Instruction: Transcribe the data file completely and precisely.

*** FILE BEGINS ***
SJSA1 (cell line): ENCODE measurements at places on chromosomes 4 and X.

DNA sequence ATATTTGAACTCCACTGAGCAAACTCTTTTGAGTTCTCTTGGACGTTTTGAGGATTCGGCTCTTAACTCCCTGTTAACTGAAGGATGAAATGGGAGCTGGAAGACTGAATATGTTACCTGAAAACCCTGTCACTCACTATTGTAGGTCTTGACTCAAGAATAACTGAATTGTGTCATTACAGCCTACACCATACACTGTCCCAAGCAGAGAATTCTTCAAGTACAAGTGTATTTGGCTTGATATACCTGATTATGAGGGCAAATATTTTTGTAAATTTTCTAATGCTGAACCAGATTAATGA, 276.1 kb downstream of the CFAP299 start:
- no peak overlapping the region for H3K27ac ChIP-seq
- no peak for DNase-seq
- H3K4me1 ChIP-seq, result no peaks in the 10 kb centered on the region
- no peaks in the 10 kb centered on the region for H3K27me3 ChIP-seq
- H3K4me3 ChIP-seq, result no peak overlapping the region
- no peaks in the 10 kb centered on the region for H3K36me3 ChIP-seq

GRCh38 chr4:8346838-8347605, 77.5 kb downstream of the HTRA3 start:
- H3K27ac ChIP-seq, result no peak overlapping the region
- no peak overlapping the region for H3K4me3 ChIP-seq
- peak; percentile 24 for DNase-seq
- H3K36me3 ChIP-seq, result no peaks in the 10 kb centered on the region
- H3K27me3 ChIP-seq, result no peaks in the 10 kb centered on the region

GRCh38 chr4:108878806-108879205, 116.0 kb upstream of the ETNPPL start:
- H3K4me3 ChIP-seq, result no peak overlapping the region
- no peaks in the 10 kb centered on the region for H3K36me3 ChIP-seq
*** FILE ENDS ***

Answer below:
SJSA1 (cell line): ENCODE measurements at places on chromosomes 4 and X.

DNA sequence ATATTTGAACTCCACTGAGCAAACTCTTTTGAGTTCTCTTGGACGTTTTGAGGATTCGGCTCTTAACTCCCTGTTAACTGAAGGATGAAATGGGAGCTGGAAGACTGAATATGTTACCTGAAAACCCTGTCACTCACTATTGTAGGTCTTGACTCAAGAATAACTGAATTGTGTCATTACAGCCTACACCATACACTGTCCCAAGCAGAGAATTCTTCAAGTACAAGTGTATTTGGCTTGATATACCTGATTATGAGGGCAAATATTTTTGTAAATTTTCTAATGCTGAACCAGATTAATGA, 276.1 kb downstream of the CFAP299 start:
- no peak overlapping the region for H3K27ac ChIP-seq
- no peak for DNase-seq
- H3K4me1 ChIP-seq, result no peaks in the 10 kb centered on the region
- no peaks in the 10 kb centered on the region for H3K27me3 ChIP-seq
- H3K4me3 ChIP-seq, result no peak overlapping the region
- no peaks in the 10 kb centered on the region for H3K36me3 ChIP-seq

GRCh38 chr4:8346838-8347605, 77.5 kb downstream of the HTRA3 start:
- H3K27ac ChIP-seq, result no peak overlapping the region
- no peak overlapping the region for H3K4me3 ChIP-seq
- peak; percentile 24 for DNase-seq
- H3K36me3 ChIP-seq, result no peaks in the 10 kb centered on the region
- H3K27me3 ChIP-seq, result no peaks in the 10 kb centered on the region

GRCh38 chr4:108878806-108879205, 116.0 kb upstream of the ETNPPL start:
- H3K4me3 ChIP-seq, result no peak overlapping the region
- no peaks in the 10 kb centered on the region for H3K36me3 ChIP-seq